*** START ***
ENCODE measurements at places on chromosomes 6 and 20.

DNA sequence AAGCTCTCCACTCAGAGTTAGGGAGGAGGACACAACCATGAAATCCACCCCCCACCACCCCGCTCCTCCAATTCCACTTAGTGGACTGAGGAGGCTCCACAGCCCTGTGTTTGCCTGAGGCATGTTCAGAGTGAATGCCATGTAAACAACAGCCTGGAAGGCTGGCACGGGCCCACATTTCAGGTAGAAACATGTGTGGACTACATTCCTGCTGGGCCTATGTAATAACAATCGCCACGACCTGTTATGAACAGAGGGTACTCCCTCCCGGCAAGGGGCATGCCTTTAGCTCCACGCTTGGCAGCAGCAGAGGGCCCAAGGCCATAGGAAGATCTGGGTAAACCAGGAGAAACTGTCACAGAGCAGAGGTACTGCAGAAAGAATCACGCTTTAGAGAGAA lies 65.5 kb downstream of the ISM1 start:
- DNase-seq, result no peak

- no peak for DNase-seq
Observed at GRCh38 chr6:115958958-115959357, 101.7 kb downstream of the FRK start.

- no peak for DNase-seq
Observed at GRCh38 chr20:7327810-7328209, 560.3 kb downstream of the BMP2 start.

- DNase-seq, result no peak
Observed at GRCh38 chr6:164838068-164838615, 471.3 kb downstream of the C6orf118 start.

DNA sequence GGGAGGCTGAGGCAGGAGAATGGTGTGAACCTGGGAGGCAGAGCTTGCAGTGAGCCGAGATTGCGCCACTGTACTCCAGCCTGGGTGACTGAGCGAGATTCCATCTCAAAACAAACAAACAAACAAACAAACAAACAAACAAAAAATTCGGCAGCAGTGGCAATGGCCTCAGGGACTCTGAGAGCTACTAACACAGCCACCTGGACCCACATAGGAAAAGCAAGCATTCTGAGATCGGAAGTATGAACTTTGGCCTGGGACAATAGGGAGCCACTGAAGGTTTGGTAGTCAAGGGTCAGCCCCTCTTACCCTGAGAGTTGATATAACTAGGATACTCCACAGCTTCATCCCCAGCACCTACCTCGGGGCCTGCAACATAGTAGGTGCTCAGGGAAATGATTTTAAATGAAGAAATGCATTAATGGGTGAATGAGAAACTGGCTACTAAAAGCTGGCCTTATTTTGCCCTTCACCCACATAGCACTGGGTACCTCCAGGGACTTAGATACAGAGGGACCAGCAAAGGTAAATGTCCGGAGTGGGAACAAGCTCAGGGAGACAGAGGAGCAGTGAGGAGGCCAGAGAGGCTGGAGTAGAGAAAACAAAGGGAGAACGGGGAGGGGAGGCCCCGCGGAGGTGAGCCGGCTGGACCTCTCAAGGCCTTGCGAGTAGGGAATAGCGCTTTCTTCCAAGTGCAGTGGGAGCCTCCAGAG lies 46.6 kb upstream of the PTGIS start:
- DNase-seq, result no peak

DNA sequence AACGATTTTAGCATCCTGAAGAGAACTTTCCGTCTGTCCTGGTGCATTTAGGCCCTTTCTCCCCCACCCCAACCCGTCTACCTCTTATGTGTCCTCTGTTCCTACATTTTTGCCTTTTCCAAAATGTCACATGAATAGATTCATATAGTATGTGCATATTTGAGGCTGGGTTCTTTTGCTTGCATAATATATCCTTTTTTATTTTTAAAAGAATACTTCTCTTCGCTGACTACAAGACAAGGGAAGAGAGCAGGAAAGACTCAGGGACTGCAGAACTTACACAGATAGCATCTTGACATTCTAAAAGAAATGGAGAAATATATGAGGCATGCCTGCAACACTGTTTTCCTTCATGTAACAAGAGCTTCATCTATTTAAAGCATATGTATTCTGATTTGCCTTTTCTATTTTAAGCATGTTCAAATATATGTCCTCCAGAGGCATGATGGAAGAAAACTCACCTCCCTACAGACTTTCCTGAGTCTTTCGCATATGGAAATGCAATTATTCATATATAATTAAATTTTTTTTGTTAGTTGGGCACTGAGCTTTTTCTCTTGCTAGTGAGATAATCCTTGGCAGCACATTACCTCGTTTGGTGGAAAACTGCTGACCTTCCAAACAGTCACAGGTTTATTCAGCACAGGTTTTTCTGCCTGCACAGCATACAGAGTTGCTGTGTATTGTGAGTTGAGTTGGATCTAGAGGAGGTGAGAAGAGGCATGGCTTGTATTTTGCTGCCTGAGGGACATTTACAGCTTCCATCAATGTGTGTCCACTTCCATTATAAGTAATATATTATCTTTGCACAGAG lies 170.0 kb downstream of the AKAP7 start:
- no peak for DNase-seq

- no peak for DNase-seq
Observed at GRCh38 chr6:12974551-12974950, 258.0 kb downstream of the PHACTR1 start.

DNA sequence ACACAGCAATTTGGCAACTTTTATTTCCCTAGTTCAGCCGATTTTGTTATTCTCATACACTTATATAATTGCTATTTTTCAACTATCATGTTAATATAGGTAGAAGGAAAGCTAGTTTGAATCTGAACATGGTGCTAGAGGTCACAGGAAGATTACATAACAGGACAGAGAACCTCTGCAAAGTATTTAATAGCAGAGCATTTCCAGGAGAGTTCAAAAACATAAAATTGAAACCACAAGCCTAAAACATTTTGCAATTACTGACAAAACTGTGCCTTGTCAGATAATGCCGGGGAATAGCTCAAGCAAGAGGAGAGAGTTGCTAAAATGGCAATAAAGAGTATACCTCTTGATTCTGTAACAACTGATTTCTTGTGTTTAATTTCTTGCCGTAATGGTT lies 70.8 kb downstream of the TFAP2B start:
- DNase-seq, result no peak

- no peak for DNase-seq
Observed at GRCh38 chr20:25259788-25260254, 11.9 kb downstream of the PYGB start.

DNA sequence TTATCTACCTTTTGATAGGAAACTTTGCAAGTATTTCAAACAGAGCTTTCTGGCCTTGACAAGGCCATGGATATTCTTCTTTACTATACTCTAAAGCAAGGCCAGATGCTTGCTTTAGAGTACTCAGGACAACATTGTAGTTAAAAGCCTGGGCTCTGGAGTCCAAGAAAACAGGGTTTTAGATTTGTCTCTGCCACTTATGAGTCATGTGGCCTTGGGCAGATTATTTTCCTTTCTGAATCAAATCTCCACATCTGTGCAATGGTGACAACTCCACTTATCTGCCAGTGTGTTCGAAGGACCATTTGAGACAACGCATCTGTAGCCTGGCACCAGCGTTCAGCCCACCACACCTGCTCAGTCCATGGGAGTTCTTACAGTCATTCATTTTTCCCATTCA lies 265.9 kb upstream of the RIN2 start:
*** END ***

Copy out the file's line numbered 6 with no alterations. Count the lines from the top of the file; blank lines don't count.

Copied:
- no peak for DNase-seq